With the excitement of Australia’s hung Parliament and everything I have been giving cultural policy matters a back seat for my writing on Australian politics itself.
Indeed, the election campaign has also obscured the release of two important research reports from the Australia Council on the state of artists’ incomes and career prospects in Australia.
On August 17th – in other words, during the last week of the election campaign – the Australia Council released the new reports, which it claims “offer a comprehensive picture of the working lives of Australian artists.”
The first, Do You Really Expct to Get Paid? is the latest in the long-running artists’ income survey conducted by eminent Macquarie University cultural economist David Throsby. This is an important and extremely rich research research project, as it has been running for nearly three decades across five separate surveys. The latest installment is particularly rewarding, offering fascinating insights and precious hard data on issues like artists’ basic demography, income levels, working hours, employment patterns, professional challenges and use of new technology. It’s a treasure trove of sociological information which I’ll be exploring here in more detail over the next few weeks.
Stuart Cunningham and Peter Higgs’ What’s Your Other Job?: A census analysis of artists’ employment in Australia is a very thorough and interesting dissection of available Australian Census data. But it inadvertantly shows up of one of the biggest policy problems posed by the Australia Council by the methodological definitions it employs. Presumably at the request of the Australia Council itself, census definitions used are not those the ABS uses in it Employment in Culture series, but rather a subset of those classifications that deal only with the artforms currently funded by the Australia Council: Chiefly literature, music, visual arts and crafts, theatre and dance, “cross-artform” arts, and design.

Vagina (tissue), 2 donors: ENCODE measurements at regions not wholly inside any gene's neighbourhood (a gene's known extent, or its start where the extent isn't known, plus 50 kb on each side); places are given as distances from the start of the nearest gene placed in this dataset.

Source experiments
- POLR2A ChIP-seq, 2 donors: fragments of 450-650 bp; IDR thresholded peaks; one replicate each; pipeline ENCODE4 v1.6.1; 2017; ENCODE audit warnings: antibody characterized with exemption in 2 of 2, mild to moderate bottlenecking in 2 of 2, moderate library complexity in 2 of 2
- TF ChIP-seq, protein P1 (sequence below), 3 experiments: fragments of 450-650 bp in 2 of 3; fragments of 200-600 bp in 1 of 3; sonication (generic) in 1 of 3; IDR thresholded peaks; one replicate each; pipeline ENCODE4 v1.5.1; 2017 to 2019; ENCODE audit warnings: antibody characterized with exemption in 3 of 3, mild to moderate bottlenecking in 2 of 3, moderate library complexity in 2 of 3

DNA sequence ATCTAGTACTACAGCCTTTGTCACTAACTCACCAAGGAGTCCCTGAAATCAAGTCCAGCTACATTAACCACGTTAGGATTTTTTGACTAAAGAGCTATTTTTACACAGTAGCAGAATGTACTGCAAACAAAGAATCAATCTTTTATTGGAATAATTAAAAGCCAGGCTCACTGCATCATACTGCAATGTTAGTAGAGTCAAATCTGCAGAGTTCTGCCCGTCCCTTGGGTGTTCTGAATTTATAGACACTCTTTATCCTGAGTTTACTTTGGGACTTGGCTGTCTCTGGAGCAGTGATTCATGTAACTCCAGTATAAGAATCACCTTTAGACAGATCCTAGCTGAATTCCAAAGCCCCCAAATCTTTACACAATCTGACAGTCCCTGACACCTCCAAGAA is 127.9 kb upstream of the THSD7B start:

The relevant definitions are carefully explicated – but what it is significant is who is missing. If I read the definitions correctly, whole swathes of the cultural sector are missing. There are no film-makers, no animators, no game designers or developers, no broadcasters or book or magazine publishers, no librarians or archivists, no journalists and no bloggers – nor any of the related professions that might be snobbishly considerd “non-artistic” but in fact are vital to the production and performance of the arts – jobs like sound recorders and producers, festival promoters, museum curators and film and TV producers.
In fact, the film and television sector appears to have been excluded altogether – a strange and arbitrary decision which appears to have more to do with existing policy ambit of the Australia Council than the relevance or cogency of this definition to the broader debate. After all, what is it exactly makes design more “artistic” than cinematography?
None of which is to criticise Cunningham and Higgs’ report, which still has some really interesting things to tell us – data I’m going to explore over the course of the next week or so.